two days old kittens with eyes barely open, soft focus, illustrating fading kitten syndrome

If you own a pregnant cat and have heard about fading kitten syndrome, you are probably concerned about the health and safety of the kittens to come. But what exactly is fading kitten syndrome?

Fading kitten syndrome is a devastating ailment where kittens are born healthy, but slowly become ill and die within their first few weeks of life. The cause of this syndrome can be attributed to numerous factors such as infections, toxins, traumas, metabolic issues, or genetics.

This article explains exactly what fading kitten syndrome is, what causes it, and how it can be treated.

What Is Fading Kitten Syndrome?

Fading kitten syndrome is also known as failure to thrive. It is characterized by a rapid decline in the health of a young kitten in the first few weeks of life, often for no reason that is apparent to the owner.

The mortality rate in kittens affected by fading kitten syndrome is very high, so it’s important to be aware of the symptoms and act quickly if you suspect fading kitten syndrome in your kittens.

Symptoms of Fading Kitten Syndrome

The initial signs in kittens affected with fading kitten syndrome can be difficult to recognize. Common signs are failure to nurse or bottle feed, decrease in activity, listlessness, poor temperature regulation, and lethargy.

As their health declines kittens can start to show:

  • Low body temperature
  • Poor weight gain
  • Weakness or lack of energy
  • Lack of responsiveness to stimulation
  • Dehydration
  • Respiratory distress

It is important to note that fading kitten syndrome is caused by a variety of underlying conditions, and not all kittens with fading kitten syndrome will display the same symptoms.

closeup image of a newborn ginger kitten, illustrating fading kitten syndrome

Causes of Fading Kitten Syndrome

Fading kitten syndrome occurs as a result of several different factors. Often, more than one contributing factor can be found at the same time.

Inadequate Nutrition And Hydration

Kittens can suffer from fading kitten syndrome if they are not receiving enough nutrition or hydration. This can be due to a number of causes, such as their mother’s inability to produce enough milk, or an improper technique when bottle-feeding.

Kittens may also not be getting enough to eat due to weakness, physical defects, or because of too much competition from litter mates (e.g. they are the runt of the litter or too many kittens for the number of available teats).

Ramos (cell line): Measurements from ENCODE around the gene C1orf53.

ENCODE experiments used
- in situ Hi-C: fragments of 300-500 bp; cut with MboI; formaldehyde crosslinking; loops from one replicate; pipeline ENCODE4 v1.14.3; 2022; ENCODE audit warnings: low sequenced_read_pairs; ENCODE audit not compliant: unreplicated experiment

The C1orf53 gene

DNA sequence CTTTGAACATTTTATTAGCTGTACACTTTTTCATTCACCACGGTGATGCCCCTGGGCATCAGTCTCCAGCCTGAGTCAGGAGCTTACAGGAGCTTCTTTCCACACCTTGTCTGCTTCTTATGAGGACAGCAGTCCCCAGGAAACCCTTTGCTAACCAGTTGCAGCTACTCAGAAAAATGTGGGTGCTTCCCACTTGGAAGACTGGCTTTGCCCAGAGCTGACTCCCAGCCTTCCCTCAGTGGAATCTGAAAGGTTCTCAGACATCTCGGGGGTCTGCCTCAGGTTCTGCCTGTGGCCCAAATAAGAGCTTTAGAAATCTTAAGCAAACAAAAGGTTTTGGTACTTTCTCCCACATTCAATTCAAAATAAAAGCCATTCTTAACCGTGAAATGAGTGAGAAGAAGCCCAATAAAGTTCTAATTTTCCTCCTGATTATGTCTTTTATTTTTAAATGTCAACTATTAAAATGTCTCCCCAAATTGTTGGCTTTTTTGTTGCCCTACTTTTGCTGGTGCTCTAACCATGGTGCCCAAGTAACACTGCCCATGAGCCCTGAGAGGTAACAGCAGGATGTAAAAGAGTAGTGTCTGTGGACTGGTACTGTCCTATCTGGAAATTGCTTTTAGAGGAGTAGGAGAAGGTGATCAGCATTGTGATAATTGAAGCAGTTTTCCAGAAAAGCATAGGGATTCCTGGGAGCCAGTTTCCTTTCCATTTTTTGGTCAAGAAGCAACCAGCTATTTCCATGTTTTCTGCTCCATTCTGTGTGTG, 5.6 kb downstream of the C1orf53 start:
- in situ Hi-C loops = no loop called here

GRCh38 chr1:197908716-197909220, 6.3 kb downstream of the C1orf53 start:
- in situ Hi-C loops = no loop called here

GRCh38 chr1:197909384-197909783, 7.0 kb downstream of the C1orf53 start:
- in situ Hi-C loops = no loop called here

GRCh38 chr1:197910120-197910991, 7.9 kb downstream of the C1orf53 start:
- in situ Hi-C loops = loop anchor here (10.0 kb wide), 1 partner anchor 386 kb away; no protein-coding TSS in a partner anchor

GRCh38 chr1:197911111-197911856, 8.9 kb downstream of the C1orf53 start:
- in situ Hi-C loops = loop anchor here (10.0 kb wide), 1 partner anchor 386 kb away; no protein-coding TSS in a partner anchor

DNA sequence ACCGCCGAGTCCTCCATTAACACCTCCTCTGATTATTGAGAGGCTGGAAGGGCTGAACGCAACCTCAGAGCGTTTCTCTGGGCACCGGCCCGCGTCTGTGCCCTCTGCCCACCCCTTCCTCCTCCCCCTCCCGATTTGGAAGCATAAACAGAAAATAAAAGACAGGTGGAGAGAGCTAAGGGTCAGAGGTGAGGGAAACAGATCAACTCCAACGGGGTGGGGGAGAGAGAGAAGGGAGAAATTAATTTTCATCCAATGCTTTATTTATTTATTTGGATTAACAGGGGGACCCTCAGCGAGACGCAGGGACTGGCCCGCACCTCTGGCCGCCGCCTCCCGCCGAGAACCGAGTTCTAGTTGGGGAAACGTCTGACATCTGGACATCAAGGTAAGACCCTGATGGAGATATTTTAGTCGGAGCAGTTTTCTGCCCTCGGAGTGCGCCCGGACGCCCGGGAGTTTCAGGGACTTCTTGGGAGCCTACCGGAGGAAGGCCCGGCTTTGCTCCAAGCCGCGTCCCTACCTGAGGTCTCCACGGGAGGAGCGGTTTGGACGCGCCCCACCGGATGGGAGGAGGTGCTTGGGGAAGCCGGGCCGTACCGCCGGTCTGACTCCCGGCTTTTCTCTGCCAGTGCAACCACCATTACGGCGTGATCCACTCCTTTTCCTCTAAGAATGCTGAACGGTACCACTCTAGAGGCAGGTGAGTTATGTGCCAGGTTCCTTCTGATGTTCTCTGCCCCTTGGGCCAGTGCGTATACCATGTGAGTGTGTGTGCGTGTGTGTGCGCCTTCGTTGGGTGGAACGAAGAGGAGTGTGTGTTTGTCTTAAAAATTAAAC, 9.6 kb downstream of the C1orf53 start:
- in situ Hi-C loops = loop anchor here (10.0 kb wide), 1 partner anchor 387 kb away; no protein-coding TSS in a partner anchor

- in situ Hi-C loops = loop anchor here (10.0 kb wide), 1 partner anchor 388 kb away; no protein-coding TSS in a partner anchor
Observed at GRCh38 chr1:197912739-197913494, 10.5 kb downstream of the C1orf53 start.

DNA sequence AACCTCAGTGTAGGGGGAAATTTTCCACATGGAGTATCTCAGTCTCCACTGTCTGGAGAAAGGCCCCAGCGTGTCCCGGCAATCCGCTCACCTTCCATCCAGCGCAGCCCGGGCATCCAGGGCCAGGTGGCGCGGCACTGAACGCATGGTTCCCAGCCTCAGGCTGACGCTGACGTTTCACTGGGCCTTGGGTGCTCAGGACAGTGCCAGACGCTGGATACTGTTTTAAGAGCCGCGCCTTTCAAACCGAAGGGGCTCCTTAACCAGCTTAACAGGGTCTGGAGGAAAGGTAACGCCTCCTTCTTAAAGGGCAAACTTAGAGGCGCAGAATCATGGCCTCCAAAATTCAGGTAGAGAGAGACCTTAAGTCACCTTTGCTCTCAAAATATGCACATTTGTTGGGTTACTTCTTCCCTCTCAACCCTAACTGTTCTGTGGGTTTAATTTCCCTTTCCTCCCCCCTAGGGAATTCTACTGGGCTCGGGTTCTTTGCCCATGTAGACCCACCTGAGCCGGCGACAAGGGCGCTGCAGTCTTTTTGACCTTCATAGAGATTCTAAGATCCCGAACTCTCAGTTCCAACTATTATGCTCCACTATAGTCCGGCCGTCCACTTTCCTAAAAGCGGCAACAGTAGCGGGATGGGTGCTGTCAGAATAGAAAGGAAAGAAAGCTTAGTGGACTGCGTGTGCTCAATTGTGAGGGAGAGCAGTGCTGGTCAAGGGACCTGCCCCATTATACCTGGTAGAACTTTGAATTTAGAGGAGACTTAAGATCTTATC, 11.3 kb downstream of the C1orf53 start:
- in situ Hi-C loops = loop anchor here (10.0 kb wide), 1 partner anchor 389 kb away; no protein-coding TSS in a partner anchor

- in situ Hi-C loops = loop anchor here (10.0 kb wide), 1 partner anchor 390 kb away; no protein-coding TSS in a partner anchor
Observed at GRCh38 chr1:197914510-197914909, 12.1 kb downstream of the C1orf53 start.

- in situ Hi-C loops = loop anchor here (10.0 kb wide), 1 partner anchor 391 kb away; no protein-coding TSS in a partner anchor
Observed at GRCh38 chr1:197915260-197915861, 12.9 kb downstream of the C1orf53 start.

Bacterial, Viral, Or Parasitic Infections

Infections are one of the most common causes of fading kitten syndrome. Bacterial infections, viral infections, and parasites can all lead to fading kitten syndrome in kittens if left untreated.

Neonatal bacterial infection is the most common type of infectious cause; particularly, Escherichia coli, streptococci, Pasteurella species, and staphylococci. Common viral infections include panleukopenia (feline distemper), calicivirus, and feline leukemia virus.

Roundworms are the most common parasitic infection in cats. Kittens become infected with the worm larvae across the placenta during pregnancy, or through the milk after birth.

Trauma And Stress

Another possible cause of fading kitten syndrome is trauma. This can be an injury that happened after it was born, or it can be from a difficult birth (dystocia). Breeds with atypical conformation, such as Persian cats, may suffer from a much greater frequency of dystocia.

Dystocia can also result in stress in the newborn kitten which can be difficult to recover from, such as hypoxia (low oxygen) during delivery or hypothermia (low body temperature) resulting from mismothering after a difficult and exhausting labor.

ginger mother cat and kittens in a basket bed, illustrating fading kitten syndrome

Congenital Defects

In some cases, fading kitten syndrome can be caused by congenital defects, or malformations during fetal development.

Defects such as cleft palate, heart defects, and hydrocephalus, along with many other potential congenital anomalies, can cause fading kitten syndrome in newborn kittens.

Neonatal isoerythrolysis

Neonatal isoerythrolysis is a condition where a kitten born to one type of blood group is exposed to another type of blood group via their mother’s milk. Antibodies from the mother’s colostrum (first milk) are ingested by the kitten, producing an immune reaction that can cause fading kitten syndrome.

Some breeds, such as British Shorthair and Devon Rex cats, are more likely to have mother-kitten blood type mismatches that cause neonatal isoerythrolysis.

Diagnosing The Cause Of Fading Kitten Syndrome

Fading kitten syndrome has a high fatality rate, so prompt diagnosis and treatment is essential.

The best thing you can do for affected kittens is to take them to the vet as soon as possible. The vet will examine the kitten and perform tests, such as a blood test or X-rays, to identify any underlying conditions that may have caused fading kitten syndrome.